Roman coins from Vindolanda

Dr Andrew Birley looks at some of his favourite Roman coins to be discovered at Vindolanda. Read more

Magna's Venus

Not all the objects which are on display at the Roman Army Museum are from Vindolanda. Very limited excavations have been carried out at Magna over the years. Find out more about one of the artefacts from the site. Read more

28 Days of Latin

From writing tablets to cheese presses, 28 objects from the collection are looked at for their connection to our Latin words of the day. Fun facts about how we still use Latin in our everyday lives. Read more

Volunteering and the Wooden Digitisation Project

Volunteers have been the helping hand, support, and inspiration throughout the Wood Digitisation Project, which is funded by the Arts Council England. Being through lockdowns, restrictions, and all different manner of changes, they have never lost their enthusiasm. We want to take this opportunity to share some of their thoughts on the wood project and introduce you to the team. Read more

The Curator's Favourite Shoes

This list blog catalogues Barbara Birley's favourite shoes in the Vindolanda collection. Read more

Keeping up appearances on the Romano-British Frontier

Over 160 boxwood hair combs have been found at Vindolanda. Resembling modern nit combs, these small objects would have been used for cleaning and detangling hair, but you can also explore aspects of style and function. Read more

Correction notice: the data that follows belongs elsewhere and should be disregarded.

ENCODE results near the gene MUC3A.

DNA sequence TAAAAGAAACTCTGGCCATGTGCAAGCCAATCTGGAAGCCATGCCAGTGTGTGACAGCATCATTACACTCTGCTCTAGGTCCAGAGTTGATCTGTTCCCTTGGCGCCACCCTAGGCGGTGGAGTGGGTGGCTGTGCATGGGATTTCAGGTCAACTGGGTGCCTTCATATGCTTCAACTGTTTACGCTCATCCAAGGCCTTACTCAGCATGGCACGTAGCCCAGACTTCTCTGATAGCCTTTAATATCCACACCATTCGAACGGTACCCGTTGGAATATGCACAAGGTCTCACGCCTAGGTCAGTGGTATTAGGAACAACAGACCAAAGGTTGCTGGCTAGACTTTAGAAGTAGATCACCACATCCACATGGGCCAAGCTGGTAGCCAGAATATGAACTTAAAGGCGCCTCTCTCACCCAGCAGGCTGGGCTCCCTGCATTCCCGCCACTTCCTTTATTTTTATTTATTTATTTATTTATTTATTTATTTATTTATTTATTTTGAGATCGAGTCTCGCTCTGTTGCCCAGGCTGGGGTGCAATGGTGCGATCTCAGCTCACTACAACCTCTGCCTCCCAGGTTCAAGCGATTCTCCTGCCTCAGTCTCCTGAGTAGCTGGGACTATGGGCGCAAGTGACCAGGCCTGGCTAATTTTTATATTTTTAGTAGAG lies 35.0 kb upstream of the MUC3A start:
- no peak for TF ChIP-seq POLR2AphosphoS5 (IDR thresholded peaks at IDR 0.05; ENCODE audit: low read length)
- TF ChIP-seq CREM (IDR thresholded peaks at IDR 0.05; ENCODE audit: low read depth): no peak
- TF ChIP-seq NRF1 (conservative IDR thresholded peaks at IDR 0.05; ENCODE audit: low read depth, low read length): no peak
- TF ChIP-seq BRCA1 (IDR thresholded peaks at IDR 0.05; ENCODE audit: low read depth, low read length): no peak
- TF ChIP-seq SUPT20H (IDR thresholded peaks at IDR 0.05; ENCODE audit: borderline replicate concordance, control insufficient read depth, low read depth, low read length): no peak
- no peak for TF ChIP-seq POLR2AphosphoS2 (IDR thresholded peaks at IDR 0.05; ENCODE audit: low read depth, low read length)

Quintus Sollonius Brooch

This dona militaria or military award for valour was found in 2006. Can we tell who owned it and more about his family? Read more

Horse head penannular brooch

This large zoomorphic brooch is one of the missing links in the late to post Roman story at Vindolanda. Found in 2008, it helps us to better understand this transitional period in the site's history. Read more


Was the end of Roman Britain the end of Vindolanda? Our journey into discovering more about sub-Roman Vindolanda started with the discovery of the probable war-band leader of the site from the 5th or 6th centuries, a man called ‘Brigomaglos’ which was discovered over 130 years ago. Read more

Wonderful Water Pipes

Archaeologist Marta Alberti takes a closer look at a key discovery of the 2019 excavations: an oak water pipe. Read more